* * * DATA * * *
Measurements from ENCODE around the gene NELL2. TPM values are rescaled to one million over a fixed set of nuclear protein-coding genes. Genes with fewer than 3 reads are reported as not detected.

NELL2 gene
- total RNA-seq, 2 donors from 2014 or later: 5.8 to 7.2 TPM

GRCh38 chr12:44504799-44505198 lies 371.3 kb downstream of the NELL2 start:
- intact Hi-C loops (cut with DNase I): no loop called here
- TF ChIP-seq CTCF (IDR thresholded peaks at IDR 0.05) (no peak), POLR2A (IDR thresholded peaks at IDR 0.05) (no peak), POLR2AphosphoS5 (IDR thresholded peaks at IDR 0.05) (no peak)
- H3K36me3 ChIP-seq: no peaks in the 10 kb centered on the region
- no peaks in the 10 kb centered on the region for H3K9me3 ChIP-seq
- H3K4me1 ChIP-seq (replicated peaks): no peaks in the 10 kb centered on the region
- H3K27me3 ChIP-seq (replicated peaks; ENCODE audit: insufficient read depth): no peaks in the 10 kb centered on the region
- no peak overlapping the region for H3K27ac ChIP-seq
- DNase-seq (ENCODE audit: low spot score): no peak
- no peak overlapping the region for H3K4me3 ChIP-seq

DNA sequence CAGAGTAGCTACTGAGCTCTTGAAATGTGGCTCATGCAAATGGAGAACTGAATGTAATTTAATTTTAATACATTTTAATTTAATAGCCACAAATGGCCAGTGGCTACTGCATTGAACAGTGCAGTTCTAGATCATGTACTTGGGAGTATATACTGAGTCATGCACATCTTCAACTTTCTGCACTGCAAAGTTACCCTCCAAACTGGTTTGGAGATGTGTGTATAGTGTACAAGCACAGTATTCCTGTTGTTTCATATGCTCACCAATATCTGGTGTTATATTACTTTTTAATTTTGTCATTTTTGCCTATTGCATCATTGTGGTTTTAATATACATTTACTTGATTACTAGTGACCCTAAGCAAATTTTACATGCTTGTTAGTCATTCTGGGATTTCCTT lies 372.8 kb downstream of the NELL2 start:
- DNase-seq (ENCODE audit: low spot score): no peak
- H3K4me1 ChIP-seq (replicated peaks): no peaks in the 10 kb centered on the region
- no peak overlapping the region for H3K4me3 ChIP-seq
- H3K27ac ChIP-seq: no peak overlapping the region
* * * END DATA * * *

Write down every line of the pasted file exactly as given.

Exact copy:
Measurements from ENCODE around the gene NELL2. TPM values are rescaled to one million over a fixed set of nuclear protein-coding genes. Genes with fewer than 3 reads are reported as not detected.

NELL2 gene
- total RNA-seq, 2 donors from 2014 or later: 5.8 to 7.2 TPM

GRCh38 chr12:44504799-44505198 lies 371.3 kb downstream of the NELL2 start:
- intact Hi-C loops (cut with DNase I): no loop called here
- TF ChIP-seq CTCF (IDR thresholded peaks at IDR 0.05) (no peak), POLR2A (IDR thresholded peaks at IDR 0.05) (no peak), POLR2AphosphoS5 (IDR thresholded peaks at IDR 0.05) (no peak)
- H3K36me3 ChIP-seq: no peaks in the 10 kb centered on the region
- no peaks in the 10 kb centered on the region for H3K9me3 ChIP-seq
- H3K4me1 ChIP-seq (replicated peaks): no peaks in the 10 kb centered on the region
- H3K27me3 ChIP-seq (replicated peaks; ENCODE audit: insufficient read depth): no peaks in the 10 kb centered on the region
- no peak overlapping the region for H3K27ac ChIP-seq
- DNase-seq (ENCODE audit: low spot score): no peak
- no peak overlapping the region for H3K4me3 ChIP-seq

DNA sequence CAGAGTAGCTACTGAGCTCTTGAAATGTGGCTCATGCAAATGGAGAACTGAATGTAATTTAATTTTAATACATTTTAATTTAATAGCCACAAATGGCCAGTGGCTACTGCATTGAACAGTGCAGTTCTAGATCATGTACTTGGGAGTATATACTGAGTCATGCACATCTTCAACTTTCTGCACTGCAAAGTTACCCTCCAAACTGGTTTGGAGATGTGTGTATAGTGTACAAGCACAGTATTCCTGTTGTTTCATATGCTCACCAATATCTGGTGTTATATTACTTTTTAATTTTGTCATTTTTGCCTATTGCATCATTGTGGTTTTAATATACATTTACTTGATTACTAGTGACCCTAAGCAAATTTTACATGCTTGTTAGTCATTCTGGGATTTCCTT lies 372.8 kb downstream of the NELL2 start:
- DNase-seq (ENCODE audit: low spot score): no peak
- H3K4me1 ChIP-seq (replicated peaks): no peaks in the 10 kb centered on the region
- no peak overlapping the region for H3K4me3 ChIP-seq
- H3K27ac ChIP-seq: no peak overlapping the region